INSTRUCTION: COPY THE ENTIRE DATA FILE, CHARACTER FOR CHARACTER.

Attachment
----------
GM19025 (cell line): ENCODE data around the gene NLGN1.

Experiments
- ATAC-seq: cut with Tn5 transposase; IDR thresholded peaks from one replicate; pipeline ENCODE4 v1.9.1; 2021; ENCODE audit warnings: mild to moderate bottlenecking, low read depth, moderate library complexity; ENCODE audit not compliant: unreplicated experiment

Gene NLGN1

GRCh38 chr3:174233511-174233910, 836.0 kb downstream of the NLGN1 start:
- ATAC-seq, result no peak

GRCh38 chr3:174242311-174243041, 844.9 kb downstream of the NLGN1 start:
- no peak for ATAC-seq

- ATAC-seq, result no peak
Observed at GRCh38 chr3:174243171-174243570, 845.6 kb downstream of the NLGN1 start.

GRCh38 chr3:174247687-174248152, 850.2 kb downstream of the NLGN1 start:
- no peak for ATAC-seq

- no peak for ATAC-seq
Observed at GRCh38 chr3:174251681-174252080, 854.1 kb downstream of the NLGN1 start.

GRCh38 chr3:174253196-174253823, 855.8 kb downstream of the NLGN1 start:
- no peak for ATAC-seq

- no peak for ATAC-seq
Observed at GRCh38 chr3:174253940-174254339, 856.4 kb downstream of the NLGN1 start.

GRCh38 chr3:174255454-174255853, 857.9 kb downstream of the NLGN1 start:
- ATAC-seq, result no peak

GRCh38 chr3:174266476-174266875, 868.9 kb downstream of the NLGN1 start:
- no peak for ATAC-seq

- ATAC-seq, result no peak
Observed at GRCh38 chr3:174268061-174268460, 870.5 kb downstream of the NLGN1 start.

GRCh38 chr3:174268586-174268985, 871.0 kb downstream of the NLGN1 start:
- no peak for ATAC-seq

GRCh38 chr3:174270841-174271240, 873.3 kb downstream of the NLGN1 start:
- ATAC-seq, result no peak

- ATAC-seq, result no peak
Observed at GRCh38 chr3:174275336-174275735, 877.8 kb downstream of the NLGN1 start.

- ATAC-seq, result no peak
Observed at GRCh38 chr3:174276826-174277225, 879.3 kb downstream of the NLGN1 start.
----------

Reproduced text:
GM19025 (cell line): ENCODE data around the gene NLGN1.

Experiments
- ATAC-seq: cut with Tn5 transposase; IDR thresholded peaks from one replicate; pipeline ENCODE4 v1.9.1; 2021; ENCODE audit warnings: mild to moderate bottlenecking, low read depth, moderate library complexity; ENCODE audit not compliant: unreplicated experiment

Gene NLGN1

GRCh38 chr3:174233511-174233910, 836.0 kb downstream of the NLGN1 start:
- ATAC-seq, result no peak

GRCh38 chr3:174242311-174243041, 844.9 kb downstream of the NLGN1 start:
- no peak for ATAC-seq

- ATAC-seq, result no peak
Observed at GRCh38 chr3:174243171-174243570, 845.6 kb downstream of the NLGN1 start.

GRCh38 chr3:174247687-174248152, 850.2 kb downstream of the NLGN1 start:
- no peak for ATAC-seq

- no peak for ATAC-seq
Observed at GRCh38 chr3:174251681-174252080, 854.1 kb downstream of the NLGN1 start.

GRCh38 chr3:174253196-174253823, 855.8 kb downstream of the NLGN1 start:
- no peak for ATAC-seq

- no peak for ATAC-seq
Observed at GRCh38 chr3:174253940-174254339, 856.4 kb downstream of the NLGN1 start.

GRCh38 chr3:174255454-174255853, 857.9 kb downstream of the NLGN1 start:
- ATAC-seq, result no peak

GRCh38 chr3:174266476-174266875, 868.9 kb downstream of the NLGN1 start:
- no peak for ATAC-seq

- ATAC-seq, result no peak
Observed at GRCh38 chr3:174268061-174268460, 870.5 kb downstream of the NLGN1 start.

GRCh38 chr3:174268586-174268985, 871.0 kb downstream of the NLGN1 start:
- no peak for ATAC-seq

GRCh38 chr3:174270841-174271240, 873.3 kb downstream of the NLGN1 start:
- ATAC-seq, result no peak

- ATAC-seq, result no peak
Observed at GRCh38 chr3:174275336-174275735, 877.8 kb downstream of the NLGN1 start.

- ATAC-seq, result no peak
Observed at GRCh38 chr3:174276826-174277225, 879.3 kb downstream of the NLGN1 start.